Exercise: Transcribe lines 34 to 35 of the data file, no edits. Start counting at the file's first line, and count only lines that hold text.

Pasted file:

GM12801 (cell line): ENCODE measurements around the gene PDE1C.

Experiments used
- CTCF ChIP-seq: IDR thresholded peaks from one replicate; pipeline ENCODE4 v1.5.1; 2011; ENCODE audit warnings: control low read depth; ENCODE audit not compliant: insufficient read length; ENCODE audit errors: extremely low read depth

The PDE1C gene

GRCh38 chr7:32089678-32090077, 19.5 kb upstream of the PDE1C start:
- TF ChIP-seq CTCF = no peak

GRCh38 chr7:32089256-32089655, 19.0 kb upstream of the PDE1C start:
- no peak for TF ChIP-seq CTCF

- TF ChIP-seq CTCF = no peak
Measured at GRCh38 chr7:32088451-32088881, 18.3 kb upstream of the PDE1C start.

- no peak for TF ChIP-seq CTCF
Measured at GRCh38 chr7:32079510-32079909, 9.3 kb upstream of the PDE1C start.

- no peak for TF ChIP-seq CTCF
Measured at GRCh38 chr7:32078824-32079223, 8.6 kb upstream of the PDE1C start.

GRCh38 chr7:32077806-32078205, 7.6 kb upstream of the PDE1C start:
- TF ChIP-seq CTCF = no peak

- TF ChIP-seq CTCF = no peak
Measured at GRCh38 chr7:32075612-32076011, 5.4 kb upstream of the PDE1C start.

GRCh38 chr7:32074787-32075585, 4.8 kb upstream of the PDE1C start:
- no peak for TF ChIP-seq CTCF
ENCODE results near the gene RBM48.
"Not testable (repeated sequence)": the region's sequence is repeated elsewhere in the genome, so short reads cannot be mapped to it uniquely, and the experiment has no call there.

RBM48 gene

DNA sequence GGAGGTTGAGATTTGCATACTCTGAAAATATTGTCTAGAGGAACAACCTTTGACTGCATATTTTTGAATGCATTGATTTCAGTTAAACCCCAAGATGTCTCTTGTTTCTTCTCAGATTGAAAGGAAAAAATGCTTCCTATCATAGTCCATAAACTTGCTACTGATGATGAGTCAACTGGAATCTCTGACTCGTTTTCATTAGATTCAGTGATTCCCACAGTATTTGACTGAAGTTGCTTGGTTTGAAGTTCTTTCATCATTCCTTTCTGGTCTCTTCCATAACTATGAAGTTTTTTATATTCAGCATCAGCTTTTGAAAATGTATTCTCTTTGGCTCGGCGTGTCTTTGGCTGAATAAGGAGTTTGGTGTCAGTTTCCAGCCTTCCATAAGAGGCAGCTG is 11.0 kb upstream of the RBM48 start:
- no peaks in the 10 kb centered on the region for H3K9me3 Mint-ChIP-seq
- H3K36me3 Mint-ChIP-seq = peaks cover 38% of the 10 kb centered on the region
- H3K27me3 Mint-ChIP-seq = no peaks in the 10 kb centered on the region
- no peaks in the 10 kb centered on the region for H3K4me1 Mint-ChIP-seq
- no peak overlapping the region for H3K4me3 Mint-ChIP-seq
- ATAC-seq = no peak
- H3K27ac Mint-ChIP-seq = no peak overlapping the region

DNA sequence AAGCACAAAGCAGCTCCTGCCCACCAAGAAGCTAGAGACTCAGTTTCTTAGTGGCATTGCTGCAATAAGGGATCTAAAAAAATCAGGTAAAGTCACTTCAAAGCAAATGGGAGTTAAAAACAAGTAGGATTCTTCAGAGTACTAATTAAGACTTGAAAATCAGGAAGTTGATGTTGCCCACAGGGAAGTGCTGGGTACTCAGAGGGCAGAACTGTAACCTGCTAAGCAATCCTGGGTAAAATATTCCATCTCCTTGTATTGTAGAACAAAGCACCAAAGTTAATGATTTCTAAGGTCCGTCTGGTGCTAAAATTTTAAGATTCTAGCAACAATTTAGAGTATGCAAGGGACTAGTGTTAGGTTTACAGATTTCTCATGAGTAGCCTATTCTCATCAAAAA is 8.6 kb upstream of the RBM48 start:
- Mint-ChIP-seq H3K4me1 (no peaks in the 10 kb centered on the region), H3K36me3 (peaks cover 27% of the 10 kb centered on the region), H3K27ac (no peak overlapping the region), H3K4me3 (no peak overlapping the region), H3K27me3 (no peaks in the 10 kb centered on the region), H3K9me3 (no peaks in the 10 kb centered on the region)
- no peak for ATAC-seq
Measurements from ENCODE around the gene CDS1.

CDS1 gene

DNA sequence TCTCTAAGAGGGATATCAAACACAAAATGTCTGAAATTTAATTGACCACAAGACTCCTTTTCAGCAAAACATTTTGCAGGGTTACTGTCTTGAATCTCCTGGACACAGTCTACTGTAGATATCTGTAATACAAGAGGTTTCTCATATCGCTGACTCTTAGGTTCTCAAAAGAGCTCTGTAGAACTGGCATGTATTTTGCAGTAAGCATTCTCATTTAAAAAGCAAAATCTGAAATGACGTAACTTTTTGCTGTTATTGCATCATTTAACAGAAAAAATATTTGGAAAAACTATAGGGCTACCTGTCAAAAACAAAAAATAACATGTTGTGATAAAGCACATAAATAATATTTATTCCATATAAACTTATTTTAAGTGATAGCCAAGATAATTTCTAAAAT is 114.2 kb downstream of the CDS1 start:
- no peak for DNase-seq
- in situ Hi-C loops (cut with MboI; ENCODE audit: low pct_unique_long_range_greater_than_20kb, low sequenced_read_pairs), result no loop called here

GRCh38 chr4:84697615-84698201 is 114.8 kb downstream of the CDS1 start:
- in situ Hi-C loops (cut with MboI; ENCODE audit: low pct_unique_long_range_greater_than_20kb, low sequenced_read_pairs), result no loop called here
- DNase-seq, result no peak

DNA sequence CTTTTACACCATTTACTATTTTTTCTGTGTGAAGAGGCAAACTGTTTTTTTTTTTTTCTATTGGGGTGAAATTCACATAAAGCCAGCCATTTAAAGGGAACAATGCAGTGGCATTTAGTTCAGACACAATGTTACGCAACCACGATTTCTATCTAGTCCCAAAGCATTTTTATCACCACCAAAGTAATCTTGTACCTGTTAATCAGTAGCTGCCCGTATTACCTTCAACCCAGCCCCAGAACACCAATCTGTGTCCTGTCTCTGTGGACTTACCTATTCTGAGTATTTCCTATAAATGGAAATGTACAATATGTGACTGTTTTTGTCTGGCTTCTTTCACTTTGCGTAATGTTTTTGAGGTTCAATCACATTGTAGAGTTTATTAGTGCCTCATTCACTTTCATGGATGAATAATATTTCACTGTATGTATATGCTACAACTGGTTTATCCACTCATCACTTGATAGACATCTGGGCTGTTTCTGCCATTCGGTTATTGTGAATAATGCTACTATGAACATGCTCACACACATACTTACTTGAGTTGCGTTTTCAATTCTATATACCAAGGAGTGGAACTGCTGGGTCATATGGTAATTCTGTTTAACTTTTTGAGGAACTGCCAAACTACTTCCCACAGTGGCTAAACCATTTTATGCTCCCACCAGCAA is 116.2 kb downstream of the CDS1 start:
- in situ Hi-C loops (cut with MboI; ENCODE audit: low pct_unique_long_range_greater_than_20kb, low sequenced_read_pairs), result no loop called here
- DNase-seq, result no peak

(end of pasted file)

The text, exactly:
- no peak for ATAC-seq
Measurements from ENCODE around the gene CDS1.